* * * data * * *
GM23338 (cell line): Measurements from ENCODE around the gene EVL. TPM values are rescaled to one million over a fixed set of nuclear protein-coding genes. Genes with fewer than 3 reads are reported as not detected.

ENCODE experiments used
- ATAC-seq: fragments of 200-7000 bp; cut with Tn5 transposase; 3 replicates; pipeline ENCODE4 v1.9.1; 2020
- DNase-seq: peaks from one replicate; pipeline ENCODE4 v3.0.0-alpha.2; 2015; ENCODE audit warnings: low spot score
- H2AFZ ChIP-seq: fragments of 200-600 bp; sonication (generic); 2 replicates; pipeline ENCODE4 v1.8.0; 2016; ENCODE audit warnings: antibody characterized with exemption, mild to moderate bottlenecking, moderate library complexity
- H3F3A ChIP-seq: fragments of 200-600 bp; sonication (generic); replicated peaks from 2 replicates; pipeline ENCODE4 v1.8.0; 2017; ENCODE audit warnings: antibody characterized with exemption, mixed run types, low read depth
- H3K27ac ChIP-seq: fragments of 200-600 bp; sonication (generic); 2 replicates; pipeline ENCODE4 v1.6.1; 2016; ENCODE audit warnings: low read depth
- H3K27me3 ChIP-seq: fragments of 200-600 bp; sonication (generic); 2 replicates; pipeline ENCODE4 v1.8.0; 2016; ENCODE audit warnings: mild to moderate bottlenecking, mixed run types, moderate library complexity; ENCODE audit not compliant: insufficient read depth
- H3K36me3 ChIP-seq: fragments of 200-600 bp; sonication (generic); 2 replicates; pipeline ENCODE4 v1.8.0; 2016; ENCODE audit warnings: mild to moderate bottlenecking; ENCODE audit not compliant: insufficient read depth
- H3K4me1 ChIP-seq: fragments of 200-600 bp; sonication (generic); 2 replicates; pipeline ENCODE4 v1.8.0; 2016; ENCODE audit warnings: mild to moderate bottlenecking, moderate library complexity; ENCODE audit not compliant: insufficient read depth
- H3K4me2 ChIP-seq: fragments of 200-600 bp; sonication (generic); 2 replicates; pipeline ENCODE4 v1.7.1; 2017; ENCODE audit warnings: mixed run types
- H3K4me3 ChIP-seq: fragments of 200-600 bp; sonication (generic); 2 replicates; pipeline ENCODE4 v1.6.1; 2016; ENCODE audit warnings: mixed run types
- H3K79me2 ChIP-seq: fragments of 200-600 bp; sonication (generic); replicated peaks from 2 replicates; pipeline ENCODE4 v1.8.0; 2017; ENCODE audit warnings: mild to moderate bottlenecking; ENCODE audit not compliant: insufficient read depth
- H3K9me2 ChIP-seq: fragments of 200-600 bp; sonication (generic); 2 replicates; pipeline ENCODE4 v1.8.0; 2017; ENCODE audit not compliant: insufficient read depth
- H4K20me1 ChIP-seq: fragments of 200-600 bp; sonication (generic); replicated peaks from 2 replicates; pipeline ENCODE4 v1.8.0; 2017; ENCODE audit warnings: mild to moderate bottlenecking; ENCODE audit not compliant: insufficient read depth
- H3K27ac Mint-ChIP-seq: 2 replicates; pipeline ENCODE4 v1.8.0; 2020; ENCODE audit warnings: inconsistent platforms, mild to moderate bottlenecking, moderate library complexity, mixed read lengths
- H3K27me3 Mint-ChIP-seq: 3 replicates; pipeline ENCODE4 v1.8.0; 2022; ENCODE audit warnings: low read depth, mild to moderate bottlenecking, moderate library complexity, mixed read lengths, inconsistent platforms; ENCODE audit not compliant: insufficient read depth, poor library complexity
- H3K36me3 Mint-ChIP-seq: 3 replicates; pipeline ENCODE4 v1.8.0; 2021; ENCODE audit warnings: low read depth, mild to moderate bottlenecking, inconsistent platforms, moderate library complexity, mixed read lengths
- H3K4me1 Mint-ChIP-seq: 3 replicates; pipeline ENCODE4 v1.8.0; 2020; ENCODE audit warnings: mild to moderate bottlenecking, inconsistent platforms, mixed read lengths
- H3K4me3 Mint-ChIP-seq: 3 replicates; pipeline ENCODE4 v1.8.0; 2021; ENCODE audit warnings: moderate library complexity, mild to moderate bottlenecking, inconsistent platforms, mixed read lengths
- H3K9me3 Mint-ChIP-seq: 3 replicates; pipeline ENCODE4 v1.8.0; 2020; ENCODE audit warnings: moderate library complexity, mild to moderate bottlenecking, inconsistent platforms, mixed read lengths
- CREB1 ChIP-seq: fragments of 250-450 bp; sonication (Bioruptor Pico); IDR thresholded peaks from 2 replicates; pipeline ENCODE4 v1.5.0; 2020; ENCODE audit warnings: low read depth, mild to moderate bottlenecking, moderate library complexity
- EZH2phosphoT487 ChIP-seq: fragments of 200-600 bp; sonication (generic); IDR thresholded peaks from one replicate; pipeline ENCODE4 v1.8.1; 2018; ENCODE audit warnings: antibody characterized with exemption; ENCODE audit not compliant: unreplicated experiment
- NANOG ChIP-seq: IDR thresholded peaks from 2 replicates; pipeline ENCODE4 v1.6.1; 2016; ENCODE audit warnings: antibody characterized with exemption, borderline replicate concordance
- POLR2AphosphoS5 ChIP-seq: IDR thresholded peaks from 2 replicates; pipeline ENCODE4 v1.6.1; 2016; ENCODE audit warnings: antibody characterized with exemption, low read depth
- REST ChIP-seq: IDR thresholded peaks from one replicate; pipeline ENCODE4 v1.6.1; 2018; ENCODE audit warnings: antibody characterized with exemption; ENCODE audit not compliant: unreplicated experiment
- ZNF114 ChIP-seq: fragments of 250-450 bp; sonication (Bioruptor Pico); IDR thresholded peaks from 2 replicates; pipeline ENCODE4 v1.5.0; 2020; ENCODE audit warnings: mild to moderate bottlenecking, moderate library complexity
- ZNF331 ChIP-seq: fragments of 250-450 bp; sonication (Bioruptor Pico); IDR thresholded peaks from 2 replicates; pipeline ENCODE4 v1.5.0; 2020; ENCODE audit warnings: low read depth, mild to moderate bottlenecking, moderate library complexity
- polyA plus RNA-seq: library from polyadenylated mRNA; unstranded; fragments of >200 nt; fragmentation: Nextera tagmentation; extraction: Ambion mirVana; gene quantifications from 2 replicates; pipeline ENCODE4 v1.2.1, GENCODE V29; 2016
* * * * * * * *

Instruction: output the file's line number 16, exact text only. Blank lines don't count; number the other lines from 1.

- H3K27ac Mint-ChIP-seq: 2 replicates; pipeline ENCODE4 v1.8.0; 2020; ENCODE audit warnings: inconsistent platforms, mild to moderate bottlenecking, moderate library complexity, mixed read lengths